Surgical intervention is grossly underutilized in epilepsy patients who do not receive relief from drug treatment, UC San Francisco researchers reported Tuesday. By failing to offer the treatment to most patients, doctors are condemning them to continued disabling seizures and perhaps to even an earlier death, the researchers say. Whereas hundreds of thousands of the 2 million Americans who suffer from epilepsy could benefit from the surgical procedures, only a few hundred receive them each year, according to Dr. Edward Chang, of the UCSF Epilepsy Center.
Epilepsy, which affects as much as 4% of the world’s population, according to some estimates, results from a misfiring of brain cells. That misfiring causes seizures or convulsions that can range from simple staring spells to violent shaking and blackouts. It can be genetic in origin or caused by injury to the brain.
The disorder is typically treated with anticonvulsants, such as lamotrigine, carbamazapine or valproate. Such drugs are effective in controlling seizures in perhaps as many as 60% of cases. But when the patient fails treatment with at least two different drugs, their epilepsy is said to be medically refractory and they are candidates for surgery. Such surgery removes the area of the brain that is misfiring and causing the seizures. Physicians typically insert electrodes into the brain to identify the source of the electrical disturbance, then remove a small amount of tissue that is involved. The most common type of procedure is called a lobectomy.
The efficacy of such surgery was definitively shown in a 2001 clinical trial conducted by researchers at the University of Western Ontario. Eighty patients who had failed treatment with at least two drugs were randomly assigned to receive either surgery or additional drugs. The team reported in the New England Journal of Medicine that 58% of the patients with temporal lobe epilepsy who received surgery were seizure-free one year after treatment, compared with only 8% of those who received only continuing medication therapy. That trial led to a recommendation by the American Academy of Neurology that patients with intractable epilepsy be referred to a comprehensive epilepsy center for evaluation and surgery.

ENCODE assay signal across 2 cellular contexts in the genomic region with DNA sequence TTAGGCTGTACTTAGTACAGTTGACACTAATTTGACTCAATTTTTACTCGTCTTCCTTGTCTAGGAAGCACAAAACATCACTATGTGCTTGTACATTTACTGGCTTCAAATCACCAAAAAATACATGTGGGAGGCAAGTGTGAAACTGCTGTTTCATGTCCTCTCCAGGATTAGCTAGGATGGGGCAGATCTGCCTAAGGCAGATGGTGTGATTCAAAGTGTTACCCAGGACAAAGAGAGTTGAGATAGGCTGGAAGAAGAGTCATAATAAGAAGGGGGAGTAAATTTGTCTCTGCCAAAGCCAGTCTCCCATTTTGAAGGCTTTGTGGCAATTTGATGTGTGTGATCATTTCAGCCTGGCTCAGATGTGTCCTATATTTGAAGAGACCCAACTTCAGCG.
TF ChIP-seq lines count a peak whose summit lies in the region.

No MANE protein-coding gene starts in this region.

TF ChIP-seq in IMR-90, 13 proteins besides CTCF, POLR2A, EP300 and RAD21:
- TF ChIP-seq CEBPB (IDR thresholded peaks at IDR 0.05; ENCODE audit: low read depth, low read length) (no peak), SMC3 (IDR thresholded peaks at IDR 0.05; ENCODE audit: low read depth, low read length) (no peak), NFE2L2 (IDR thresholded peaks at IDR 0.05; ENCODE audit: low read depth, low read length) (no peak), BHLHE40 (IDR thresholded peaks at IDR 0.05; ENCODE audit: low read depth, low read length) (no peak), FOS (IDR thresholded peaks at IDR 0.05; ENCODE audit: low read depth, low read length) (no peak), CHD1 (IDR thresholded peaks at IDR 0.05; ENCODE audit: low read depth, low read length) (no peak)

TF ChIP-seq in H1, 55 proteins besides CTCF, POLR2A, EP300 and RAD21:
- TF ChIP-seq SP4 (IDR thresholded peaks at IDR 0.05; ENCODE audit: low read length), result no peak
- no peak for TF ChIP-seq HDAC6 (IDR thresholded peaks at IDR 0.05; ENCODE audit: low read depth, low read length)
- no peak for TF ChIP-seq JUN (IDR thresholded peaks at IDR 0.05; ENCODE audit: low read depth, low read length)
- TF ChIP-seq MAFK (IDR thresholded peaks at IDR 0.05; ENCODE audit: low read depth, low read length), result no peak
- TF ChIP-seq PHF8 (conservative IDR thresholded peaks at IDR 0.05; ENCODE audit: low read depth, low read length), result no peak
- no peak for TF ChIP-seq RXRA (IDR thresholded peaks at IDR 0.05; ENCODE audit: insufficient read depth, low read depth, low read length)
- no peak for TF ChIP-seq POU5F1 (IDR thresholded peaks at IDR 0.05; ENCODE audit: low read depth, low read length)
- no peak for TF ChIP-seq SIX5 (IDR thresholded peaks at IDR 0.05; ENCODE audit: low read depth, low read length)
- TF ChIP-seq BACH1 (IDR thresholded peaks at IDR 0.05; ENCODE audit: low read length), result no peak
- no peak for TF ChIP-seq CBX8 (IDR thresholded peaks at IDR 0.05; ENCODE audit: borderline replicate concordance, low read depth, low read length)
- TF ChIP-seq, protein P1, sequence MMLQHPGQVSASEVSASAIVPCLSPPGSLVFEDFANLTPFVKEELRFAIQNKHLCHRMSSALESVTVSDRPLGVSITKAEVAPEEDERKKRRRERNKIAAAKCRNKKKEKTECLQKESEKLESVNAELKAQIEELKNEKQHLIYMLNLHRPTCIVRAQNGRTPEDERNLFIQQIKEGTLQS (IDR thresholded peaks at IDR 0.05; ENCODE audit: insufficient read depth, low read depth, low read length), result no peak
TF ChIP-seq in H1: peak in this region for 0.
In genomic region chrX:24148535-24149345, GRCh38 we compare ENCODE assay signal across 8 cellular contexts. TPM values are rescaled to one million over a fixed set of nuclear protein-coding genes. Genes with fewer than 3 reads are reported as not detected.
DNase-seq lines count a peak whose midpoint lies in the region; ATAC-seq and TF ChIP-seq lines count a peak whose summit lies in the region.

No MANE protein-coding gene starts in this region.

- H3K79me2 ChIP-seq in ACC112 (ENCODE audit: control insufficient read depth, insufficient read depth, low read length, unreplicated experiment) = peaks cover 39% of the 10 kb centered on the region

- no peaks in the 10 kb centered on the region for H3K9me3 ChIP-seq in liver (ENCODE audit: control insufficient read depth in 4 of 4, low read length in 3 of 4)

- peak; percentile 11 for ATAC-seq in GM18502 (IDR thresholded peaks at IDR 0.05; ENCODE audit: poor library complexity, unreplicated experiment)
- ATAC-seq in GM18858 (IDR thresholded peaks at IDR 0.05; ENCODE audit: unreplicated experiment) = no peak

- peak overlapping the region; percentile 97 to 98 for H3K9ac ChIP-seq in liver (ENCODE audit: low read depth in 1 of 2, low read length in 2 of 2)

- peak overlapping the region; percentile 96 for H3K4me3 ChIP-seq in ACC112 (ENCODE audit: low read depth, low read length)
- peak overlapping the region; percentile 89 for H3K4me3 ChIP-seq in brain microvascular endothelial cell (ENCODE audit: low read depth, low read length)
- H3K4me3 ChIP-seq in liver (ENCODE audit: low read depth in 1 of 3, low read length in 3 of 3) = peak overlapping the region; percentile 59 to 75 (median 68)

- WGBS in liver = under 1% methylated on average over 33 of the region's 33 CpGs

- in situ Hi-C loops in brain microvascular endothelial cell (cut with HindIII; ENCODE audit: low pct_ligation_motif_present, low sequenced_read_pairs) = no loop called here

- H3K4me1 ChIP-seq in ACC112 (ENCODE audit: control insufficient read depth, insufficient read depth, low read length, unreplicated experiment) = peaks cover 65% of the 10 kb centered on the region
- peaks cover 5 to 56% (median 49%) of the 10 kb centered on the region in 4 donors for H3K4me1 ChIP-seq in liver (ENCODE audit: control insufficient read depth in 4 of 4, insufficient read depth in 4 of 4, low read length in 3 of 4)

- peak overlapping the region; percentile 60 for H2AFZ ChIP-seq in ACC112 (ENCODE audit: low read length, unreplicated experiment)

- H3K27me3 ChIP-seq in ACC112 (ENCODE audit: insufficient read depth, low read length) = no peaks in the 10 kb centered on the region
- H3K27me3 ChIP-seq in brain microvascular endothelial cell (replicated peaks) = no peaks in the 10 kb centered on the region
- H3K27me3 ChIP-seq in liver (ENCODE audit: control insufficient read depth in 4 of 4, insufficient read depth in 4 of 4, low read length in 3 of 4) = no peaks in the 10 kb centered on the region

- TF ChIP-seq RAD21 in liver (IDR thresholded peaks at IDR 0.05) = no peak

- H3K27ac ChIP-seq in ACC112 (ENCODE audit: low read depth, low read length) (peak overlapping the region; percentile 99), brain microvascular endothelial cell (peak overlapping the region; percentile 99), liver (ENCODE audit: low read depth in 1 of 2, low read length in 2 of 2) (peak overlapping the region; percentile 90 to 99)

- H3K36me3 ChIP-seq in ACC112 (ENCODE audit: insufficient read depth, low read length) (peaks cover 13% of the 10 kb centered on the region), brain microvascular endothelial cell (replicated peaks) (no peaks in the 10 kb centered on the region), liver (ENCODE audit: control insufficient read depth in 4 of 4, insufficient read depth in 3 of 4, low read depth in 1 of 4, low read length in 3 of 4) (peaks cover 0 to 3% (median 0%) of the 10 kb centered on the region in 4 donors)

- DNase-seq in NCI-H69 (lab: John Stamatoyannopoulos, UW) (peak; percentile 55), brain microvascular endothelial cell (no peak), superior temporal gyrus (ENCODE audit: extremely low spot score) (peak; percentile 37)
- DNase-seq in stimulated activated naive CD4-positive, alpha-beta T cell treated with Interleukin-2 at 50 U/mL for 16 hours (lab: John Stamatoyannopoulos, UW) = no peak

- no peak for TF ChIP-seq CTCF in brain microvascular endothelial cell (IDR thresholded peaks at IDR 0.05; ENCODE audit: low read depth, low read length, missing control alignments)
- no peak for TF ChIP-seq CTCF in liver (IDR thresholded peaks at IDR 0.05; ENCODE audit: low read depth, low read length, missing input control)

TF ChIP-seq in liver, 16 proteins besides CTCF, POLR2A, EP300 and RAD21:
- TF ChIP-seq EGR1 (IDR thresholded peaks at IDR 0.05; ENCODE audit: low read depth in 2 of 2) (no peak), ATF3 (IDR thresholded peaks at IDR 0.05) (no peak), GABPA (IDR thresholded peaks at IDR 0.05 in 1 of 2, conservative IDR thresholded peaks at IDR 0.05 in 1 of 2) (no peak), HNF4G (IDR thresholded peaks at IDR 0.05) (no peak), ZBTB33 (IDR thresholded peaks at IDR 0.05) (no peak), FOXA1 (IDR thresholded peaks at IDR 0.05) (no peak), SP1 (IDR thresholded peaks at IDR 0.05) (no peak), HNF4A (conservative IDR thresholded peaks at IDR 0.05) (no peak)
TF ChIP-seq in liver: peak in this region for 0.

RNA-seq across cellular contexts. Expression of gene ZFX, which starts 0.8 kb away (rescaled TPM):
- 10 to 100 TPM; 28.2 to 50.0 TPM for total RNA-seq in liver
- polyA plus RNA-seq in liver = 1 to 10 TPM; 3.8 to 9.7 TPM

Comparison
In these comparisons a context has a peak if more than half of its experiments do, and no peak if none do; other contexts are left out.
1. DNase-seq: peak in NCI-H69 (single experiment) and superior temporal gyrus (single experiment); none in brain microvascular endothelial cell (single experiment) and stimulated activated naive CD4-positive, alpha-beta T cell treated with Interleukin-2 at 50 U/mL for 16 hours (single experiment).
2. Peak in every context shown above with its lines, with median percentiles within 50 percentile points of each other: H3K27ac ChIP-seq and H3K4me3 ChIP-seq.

But those recommendations appear to have fallen on deaf ears. Chang and his colleagues used national databases to examine U.S. hospitalizations and surgeries for epilepsy between 1990 and 2010, a period bracketing the Canadian study. They reported in the journal Neurology that the yearly number of epilepsy surgeries remained relatively constant over the entire period, fluctuating between about 300 and 450 cases per year, even while the number of hospitalizations for refractory epilepsy doubled from about 4,000 to about 8,000 per year. As a consequence, the proportion of patients treated surgically declined from 6.9% in 1990-94 to 4.3% in 2004-08. White patients were more likely to undergo surgery than racial minorities, and privately insured patients were more likely than those with Medicaid or Medicare.
One driving force for the decline, the researchers found, was that a larger percentage of patients is now being evaluated at community hospitals rather than specialized epilepsy centers. “The success of epilepsy surgery totally depends upon the accurate localization of the seizure-onset region,” Chang said, and the ability to identify the sources is usually lacking at community hospitals. Patients who are not responding to drugs should thus be referred to specialized centers, which exist throughout the country, he said.